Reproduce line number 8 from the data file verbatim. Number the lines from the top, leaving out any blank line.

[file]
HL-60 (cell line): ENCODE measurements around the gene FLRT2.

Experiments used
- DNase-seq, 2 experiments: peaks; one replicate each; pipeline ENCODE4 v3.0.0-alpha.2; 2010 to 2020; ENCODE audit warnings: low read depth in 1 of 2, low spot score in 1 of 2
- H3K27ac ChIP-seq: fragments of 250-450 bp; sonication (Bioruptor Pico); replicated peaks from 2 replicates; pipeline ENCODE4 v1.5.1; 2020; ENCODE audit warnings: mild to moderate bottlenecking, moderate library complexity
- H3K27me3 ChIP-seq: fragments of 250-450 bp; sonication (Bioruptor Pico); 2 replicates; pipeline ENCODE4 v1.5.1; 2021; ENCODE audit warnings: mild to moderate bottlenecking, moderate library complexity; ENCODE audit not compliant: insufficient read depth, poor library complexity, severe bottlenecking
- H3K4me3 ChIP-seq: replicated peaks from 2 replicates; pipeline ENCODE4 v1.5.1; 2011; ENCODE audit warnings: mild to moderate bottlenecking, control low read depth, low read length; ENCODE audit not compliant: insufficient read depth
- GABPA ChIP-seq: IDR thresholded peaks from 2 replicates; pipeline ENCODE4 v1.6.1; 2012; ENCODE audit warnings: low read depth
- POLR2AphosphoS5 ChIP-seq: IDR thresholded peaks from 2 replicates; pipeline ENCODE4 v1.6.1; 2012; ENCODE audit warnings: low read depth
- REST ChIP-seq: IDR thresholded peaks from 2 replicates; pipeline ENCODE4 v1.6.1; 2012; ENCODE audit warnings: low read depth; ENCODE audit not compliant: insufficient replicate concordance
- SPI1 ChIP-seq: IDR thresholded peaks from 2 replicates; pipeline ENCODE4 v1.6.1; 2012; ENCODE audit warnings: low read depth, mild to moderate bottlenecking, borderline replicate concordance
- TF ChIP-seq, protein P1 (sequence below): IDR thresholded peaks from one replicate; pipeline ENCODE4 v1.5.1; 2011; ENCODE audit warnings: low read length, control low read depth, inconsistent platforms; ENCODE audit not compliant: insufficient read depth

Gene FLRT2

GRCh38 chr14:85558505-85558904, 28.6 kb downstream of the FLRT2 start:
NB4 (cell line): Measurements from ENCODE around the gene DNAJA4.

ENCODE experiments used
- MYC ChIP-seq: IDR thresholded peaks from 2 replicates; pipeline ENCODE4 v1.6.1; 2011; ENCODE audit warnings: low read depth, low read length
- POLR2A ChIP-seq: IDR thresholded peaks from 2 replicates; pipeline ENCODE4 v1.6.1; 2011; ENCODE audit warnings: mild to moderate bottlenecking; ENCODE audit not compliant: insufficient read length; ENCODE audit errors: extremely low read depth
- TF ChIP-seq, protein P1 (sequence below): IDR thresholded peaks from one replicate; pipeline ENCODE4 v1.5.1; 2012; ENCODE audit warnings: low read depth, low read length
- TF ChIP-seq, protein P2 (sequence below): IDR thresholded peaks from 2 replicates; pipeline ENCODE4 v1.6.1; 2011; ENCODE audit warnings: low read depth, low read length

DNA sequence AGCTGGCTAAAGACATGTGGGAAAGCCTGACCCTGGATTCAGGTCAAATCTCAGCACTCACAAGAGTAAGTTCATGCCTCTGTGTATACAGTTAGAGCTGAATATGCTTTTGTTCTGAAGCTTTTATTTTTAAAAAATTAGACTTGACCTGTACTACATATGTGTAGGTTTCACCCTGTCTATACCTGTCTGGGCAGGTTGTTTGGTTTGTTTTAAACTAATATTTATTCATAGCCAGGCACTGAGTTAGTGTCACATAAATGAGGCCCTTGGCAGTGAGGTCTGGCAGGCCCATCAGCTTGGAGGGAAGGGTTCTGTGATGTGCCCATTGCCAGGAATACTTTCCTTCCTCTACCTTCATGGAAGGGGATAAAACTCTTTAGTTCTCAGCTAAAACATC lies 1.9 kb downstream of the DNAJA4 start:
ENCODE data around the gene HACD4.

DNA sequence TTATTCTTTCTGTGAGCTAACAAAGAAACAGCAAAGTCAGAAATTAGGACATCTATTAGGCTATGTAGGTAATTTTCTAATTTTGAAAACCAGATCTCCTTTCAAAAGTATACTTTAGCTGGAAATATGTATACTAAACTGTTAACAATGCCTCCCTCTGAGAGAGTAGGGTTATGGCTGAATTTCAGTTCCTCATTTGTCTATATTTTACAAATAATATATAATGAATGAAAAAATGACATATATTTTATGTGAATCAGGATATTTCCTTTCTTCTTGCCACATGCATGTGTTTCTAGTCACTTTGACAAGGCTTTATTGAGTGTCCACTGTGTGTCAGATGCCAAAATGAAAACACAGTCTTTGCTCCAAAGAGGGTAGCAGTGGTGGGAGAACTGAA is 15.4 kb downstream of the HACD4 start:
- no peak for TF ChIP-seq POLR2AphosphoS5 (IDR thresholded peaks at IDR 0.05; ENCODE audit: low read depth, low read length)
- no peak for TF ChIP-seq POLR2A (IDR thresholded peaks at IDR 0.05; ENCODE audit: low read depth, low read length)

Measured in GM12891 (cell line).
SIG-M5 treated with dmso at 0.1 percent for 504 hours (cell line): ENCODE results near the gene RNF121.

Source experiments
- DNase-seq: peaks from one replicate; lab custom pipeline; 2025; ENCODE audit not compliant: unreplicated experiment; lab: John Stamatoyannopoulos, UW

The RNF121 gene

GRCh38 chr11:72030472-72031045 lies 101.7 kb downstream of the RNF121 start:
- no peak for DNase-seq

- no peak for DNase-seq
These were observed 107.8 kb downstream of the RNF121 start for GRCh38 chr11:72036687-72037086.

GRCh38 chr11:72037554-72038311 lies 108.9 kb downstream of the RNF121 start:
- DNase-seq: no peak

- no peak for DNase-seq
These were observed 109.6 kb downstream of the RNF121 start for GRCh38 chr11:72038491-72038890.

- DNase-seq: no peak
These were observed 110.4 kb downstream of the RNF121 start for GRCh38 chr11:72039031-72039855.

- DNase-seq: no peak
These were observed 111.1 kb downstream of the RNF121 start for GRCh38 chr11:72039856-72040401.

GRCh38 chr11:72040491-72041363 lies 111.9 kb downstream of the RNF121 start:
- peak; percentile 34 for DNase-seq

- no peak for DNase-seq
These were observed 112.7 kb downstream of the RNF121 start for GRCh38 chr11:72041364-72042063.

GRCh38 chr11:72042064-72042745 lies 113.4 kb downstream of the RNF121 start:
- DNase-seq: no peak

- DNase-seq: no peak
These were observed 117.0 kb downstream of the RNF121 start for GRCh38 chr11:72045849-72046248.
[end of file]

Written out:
- POLR2AphosphoS5 ChIP-seq: IDR thresholded peaks from 2 replicates; pipeline ENCODE4 v1.6.1; 2012; ENCODE audit warnings: low read depth